On the upper section, the material is strong and the stitching has remained intact, despite ragging them on and off throughout the night!
Pros & Cons
- Velcro strap makes them easy to take on and off
- Deep, hard-wearing tread on the base
- Waterproof up until halfway
- Fleece lining adds a little more comfort (but not warmth!)
- Not insulated for winter use
- Sizing runs small (go for one size bigger than your normal shoe size)
- Not as breathable as they perhaps could be
Other Boots to Consider
These Vass fleece lined boots aren’t for everyone. Here are some examples of when you might want to consider some alternatives:
You want a fully waterproof knee-boot
The Vass boots are waterproof to halfway, so they’re not really ideal for standing in the margins etc. If you want something with more waterproof protection higher up the leg, consider a full height boot such as the Fortis Elements Boots.
You want a pair of boots for the winter too
These are not a winter boot. If you’re looking for something that you can wear throughout the full year, consider the well-reviewed Skee-Tex Boots instead.
What I like about the Vass Boots
- They are easy to get on and off due to the velcro strap
- There is no laces or metal clasps that can get muddy and break
- The tread on the base is solid and hard-wearing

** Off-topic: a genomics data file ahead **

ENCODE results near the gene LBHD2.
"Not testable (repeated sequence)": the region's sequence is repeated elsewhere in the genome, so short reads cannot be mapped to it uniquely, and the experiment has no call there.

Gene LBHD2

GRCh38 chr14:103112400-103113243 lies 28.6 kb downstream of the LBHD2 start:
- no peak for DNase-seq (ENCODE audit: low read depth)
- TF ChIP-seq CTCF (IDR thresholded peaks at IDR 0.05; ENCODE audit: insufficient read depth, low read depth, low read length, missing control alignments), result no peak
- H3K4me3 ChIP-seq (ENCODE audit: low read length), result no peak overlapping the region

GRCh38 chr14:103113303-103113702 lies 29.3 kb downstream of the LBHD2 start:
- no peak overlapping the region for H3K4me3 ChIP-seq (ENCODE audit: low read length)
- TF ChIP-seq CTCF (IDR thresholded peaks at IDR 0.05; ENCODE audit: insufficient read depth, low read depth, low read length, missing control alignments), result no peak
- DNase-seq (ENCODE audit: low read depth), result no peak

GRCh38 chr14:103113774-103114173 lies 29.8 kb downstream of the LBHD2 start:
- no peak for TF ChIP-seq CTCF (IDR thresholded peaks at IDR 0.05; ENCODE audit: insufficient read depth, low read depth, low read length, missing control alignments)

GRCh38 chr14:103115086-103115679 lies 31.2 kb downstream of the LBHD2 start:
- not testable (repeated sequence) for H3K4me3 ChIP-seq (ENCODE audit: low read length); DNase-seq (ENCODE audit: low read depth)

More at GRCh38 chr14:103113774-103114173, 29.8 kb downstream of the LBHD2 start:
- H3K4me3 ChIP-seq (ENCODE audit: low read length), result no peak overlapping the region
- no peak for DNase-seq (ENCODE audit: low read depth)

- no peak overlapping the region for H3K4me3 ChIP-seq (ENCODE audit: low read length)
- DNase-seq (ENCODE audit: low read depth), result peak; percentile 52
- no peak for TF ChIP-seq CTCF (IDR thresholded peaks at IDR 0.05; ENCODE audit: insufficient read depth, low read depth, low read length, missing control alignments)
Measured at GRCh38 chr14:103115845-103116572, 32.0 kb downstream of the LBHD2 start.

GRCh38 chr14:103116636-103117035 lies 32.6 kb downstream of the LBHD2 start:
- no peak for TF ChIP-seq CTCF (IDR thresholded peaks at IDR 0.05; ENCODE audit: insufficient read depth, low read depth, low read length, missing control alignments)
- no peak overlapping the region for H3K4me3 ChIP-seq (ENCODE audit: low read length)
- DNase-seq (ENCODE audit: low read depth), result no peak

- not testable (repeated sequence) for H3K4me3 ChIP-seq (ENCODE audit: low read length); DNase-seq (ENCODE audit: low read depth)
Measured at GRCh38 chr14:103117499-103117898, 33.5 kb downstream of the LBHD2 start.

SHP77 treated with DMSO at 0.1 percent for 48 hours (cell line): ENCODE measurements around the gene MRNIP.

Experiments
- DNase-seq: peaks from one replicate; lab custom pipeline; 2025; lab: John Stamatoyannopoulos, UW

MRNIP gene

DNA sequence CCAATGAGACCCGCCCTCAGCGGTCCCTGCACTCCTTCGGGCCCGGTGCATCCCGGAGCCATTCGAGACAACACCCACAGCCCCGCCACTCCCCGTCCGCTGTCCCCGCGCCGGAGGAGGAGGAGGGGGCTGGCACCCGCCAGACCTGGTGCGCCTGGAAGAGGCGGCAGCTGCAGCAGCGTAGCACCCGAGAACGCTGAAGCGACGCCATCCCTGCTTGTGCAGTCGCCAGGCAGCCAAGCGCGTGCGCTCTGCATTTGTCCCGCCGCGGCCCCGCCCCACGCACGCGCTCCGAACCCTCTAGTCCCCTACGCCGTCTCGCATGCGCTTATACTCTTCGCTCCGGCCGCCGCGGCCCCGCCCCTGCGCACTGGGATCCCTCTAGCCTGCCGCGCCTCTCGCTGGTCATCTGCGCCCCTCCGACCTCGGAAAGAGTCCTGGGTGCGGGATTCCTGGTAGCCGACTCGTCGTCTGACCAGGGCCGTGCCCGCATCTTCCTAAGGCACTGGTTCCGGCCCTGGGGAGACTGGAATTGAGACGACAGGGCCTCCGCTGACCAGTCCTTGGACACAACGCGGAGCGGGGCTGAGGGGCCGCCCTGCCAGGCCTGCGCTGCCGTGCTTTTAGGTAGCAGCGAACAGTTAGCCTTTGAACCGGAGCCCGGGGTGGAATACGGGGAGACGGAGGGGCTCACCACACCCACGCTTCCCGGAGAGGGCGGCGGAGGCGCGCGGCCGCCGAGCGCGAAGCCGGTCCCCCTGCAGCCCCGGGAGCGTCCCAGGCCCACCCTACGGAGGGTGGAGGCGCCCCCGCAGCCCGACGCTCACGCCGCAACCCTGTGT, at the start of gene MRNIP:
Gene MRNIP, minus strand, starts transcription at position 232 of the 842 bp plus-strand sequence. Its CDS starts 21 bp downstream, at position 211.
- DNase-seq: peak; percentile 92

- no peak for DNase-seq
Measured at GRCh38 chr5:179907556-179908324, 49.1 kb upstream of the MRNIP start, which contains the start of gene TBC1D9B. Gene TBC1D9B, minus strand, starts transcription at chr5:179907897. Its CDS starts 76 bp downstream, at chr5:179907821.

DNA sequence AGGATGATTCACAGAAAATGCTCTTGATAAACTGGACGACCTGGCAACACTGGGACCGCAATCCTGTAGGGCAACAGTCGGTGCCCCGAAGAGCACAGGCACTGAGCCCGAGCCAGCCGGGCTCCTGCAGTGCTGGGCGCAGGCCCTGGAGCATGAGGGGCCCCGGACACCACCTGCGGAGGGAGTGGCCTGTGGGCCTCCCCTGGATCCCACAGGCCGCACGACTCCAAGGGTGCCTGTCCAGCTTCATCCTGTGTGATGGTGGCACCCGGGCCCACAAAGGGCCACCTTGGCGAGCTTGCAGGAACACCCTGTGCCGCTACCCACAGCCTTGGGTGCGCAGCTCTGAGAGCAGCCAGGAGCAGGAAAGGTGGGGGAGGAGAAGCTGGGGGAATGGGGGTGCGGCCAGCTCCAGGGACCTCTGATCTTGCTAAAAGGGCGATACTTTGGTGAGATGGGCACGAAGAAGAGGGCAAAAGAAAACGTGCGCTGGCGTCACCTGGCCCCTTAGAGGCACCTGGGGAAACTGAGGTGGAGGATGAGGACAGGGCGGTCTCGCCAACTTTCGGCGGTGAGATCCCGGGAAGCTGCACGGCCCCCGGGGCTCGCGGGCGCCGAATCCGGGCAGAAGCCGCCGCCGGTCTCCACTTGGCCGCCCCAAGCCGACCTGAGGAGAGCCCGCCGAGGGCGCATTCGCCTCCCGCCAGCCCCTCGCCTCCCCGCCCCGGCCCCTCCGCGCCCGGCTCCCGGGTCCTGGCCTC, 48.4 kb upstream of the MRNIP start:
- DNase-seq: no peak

- Despite being hardwearing, they’re relatively light too
Conclusion – Vass Boots Review
In all honesty, I do think they are great boots if you intend to use them throughout the right seasons; spring, summer and autumn. Unlike a lot of gear these days, they are extremely well made so you will no doubt get your money’s worth out of them too.
If you’ve come to this Vass Fleece Lined Boots Review expecting to read about how warm they are as a winter boot, then you will be disappointed. These boots do very little in terms of keeping your feet warm. They are excellent as waterproof, comfortable general carp fishing boots for the majority of the year. Just bear in mind that you’ll probably have to purchase a proper set of thermal boots for when the weather get’s really cold.
Where to buy the Vass Fleece Lined Boots
Vass Fleece lined boots are a popular choice for anglers as we head into the colder months.
- Fully waterproof up to the ankle
- Quick release velcro strap
- Fleece lined
- Not ideal for the depths of winter
- Not the most breathable, so always pair with woolen socks
About the writer
I’m Rob, Carp Squad’s main contributor. I’ve been carp fishing on and off for 15 years, but the bug is well and truly back at the moment. Hopefully the articles I write on here help you put more carp on the bank.